Empowering Developers to Estimate App Energy Consumption .Empowering Developers to Estimate App Energy

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  • Empowering Developers to Estimate App EnergyConsumption

    Radhika Mittal, Aman Kansal, Ranveer ChandraIIT Kharagpur, Kharagpur, India Microsoft Research, Redmond, WA

    radhikamittal.iitkgp@gmail.com {kansal,ranveer}@microsoft.com

    ABSTRACTBattery life is a critical performance and user experience metric onmobile devices. However, it is difficult for app developers to mea-sure the energy used by their apps, and to explore how energy usemight change with conditions that vary outside of the developerscontrol such as network congestion, choice of mobile operator, anduser settings for screen brightness. We present an energy emula-tion tool that allows developers to estimate the energy use for theirmobile apps on their development workstation itself. The proposedtechniques scale the emulated resources including the processingspeed and network characteristics to match the app behavior to thaton a real mobile device. We also enable exploring multiple op-erating conditions that the developers cannot easily reproduce intheir lab. The estimation of energy relies on power models for var-ious components, and we also add new power models for compo-nents not modeled in prior works such as AMOLED displays. Wealso present a prototype implementation of this tool and evaluate itthrough comparisons with real device energy measurements.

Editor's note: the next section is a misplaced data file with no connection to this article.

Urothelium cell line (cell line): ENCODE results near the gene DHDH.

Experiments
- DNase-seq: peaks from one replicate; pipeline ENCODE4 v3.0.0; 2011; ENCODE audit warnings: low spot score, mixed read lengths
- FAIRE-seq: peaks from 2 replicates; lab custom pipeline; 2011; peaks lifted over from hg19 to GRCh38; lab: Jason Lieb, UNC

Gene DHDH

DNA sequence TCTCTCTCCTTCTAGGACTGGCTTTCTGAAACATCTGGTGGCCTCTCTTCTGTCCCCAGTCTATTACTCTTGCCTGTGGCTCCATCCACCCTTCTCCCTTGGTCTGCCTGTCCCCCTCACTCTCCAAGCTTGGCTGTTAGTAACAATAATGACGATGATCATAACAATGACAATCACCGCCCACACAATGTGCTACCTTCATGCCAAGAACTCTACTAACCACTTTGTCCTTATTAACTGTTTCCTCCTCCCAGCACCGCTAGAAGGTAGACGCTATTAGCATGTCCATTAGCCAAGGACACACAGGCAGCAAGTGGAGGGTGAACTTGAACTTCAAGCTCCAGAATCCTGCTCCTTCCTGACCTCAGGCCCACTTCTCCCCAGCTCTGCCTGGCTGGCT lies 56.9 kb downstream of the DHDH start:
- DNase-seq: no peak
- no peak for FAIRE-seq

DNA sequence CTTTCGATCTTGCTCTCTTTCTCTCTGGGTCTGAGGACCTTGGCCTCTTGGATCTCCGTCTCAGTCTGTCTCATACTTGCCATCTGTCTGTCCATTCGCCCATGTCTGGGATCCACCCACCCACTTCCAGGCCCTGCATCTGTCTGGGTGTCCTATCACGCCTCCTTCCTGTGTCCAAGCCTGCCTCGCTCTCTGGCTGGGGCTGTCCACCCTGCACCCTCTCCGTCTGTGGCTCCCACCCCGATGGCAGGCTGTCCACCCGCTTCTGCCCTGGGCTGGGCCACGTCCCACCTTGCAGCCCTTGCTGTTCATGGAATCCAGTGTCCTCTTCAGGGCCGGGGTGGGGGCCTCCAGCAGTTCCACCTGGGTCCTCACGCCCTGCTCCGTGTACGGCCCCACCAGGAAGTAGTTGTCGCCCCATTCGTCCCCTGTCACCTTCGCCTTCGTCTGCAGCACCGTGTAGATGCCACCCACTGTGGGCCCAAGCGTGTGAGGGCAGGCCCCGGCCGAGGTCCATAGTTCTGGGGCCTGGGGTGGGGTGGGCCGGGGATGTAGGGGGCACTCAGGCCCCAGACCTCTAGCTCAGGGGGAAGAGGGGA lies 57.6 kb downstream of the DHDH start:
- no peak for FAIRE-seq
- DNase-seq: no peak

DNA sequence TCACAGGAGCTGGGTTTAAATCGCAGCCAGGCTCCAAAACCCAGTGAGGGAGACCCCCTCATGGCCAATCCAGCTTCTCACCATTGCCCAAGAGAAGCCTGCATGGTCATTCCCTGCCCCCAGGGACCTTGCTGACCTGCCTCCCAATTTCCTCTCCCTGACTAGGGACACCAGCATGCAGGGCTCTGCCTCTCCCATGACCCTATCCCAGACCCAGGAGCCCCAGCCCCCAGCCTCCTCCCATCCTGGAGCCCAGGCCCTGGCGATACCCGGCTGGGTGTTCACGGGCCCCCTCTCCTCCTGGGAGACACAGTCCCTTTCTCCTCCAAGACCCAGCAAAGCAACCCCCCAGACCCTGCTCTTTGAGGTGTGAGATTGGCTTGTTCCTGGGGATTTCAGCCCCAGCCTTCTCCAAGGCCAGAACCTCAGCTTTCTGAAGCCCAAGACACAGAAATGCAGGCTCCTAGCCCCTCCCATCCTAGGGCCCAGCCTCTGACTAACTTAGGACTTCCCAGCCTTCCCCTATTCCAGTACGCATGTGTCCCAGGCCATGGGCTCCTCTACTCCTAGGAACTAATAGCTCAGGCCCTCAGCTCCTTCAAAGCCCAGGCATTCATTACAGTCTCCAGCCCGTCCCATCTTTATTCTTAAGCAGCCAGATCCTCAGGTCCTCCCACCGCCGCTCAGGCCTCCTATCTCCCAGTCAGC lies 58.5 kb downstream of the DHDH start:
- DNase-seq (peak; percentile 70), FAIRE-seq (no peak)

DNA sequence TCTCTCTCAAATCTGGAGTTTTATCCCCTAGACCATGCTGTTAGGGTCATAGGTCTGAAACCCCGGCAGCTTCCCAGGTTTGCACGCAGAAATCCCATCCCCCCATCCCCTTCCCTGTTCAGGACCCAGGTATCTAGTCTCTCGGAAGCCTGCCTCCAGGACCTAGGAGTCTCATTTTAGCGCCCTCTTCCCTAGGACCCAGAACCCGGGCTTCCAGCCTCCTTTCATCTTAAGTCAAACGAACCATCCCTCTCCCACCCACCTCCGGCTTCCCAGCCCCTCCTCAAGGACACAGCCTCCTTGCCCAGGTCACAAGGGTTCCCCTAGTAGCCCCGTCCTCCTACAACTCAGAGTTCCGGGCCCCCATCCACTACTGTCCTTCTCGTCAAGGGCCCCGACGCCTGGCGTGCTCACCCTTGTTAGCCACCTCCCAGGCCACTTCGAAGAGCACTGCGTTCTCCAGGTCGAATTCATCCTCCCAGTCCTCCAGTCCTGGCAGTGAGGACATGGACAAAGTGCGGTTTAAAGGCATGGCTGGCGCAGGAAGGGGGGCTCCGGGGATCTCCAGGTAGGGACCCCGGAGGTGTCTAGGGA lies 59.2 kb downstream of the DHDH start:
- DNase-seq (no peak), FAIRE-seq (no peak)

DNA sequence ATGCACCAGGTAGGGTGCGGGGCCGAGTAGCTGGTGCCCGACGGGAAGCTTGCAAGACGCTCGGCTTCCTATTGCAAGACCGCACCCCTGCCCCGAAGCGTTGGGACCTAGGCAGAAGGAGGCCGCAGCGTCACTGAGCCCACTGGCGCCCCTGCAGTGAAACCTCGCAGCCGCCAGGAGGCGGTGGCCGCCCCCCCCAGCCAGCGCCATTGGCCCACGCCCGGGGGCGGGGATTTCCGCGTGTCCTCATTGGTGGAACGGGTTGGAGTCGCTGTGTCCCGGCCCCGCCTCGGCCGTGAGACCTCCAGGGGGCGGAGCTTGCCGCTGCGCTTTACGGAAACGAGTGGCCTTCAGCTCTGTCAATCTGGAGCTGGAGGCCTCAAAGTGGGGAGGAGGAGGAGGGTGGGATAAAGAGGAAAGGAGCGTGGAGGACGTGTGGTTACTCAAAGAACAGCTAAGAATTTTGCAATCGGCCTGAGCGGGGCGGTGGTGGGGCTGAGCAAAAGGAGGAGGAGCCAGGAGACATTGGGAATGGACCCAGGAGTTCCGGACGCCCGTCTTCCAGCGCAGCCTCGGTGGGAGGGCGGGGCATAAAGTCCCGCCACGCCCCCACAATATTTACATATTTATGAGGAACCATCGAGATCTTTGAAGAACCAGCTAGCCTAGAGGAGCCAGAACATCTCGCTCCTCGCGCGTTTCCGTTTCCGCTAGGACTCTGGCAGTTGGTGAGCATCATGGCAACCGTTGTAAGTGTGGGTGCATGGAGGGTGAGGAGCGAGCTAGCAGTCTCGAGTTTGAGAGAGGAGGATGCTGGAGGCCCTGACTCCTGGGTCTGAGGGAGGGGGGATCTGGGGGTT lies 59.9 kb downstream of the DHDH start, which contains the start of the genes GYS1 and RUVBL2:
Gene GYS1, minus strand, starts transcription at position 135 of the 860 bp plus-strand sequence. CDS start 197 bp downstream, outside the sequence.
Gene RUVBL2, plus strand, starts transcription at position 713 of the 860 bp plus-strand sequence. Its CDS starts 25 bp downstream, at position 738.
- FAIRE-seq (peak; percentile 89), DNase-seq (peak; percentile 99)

Categories and Subject DescriptorsC.4 [Computer Systems Organization]: Performance of Systems;D.2.2 [Software]: Software EngineeringDesign Tools and Tech-niques